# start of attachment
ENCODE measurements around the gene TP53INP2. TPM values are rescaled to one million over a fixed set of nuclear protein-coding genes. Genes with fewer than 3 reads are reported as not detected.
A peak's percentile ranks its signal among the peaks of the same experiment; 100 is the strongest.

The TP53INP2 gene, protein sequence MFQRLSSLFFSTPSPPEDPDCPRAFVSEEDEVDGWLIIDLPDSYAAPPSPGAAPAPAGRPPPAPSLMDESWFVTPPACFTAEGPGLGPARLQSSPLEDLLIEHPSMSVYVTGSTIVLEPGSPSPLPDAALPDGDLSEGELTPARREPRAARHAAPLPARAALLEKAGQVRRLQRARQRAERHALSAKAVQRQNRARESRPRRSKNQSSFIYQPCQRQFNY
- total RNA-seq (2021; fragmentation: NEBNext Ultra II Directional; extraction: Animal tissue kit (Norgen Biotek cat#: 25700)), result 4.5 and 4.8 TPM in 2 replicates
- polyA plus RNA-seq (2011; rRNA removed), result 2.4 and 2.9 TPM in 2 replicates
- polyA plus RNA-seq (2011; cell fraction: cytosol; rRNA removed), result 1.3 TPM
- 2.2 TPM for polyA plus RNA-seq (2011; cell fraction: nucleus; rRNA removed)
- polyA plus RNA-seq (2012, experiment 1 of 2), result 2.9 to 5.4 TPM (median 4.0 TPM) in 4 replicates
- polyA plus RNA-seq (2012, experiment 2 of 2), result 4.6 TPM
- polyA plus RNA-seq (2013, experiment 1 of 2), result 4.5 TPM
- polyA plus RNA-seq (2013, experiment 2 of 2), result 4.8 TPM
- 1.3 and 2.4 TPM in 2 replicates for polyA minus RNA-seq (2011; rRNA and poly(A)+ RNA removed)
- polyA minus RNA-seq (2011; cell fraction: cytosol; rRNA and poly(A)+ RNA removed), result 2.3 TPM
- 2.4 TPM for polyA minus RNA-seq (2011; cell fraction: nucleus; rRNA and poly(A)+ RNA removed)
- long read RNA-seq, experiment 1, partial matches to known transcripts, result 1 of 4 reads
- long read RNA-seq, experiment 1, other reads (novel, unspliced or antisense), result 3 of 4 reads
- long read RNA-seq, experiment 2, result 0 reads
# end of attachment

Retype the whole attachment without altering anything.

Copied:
ENCODE measurements around the gene TP53INP2. TPM values are rescaled to one million over a fixed set of nuclear protein-coding genes. Genes with fewer than 3 reads are reported as not detected.
A peak's percentile ranks its signal among the peaks of the same experiment; 100 is the strongest.

The TP53INP2 gene, protein sequence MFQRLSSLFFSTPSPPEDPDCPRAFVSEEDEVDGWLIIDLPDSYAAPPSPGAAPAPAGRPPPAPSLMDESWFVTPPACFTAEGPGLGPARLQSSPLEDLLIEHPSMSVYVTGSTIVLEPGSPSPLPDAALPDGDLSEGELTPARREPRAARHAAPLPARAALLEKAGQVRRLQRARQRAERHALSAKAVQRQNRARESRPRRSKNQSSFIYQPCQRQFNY
- total RNA-seq (2021; fragmentation: NEBNext Ultra II Directional; extraction: Animal tissue kit (Norgen Biotek cat#: 25700)), result 4.5 and 4.8 TPM in 2 replicates
- polyA plus RNA-seq (2011; rRNA removed), result 2.4 and 2.9 TPM in 2 replicates
- polyA plus RNA-seq (2011; cell fraction: cytosol; rRNA removed), result 1.3 TPM
- 2.2 TPM for polyA plus RNA-seq (2011; cell fraction: nucleus; rRNA removed)
- polyA plus RNA-seq (2012, experiment 1 of 2), result 2.9 to 5.4 TPM (median 4.0 TPM) in 4 replicates
- polyA plus RNA-seq (2012, experiment 2 of 2), result 4.6 TPM
- polyA plus RNA-seq (2013, experiment 1 of 2), result 4.5 TPM
- polyA plus RNA-seq (2013, experiment 2 of 2), result 4.8 TPM
- 1.3 and 2.4 TPM in 2 replicates for polyA minus RNA-seq (2011; rRNA and poly(A)+ RNA removed)
- polyA minus RNA-seq (2011; cell fraction: cytosol; rRNA and poly(A)+ RNA removed), result 2.3 TPM
- 2.4 TPM for polyA minus RNA-seq (2011; cell fraction: nucleus; rRNA and poly(A)+ RNA removed)
- long read RNA-seq, experiment 1, partial matches to known transcripts, result 1 of 4 reads
- long read RNA-seq, experiment 1, other reads (novel, unspliced or antisense), result 3 of 4 reads
- long read RNA-seq, experiment 2, result 0 reads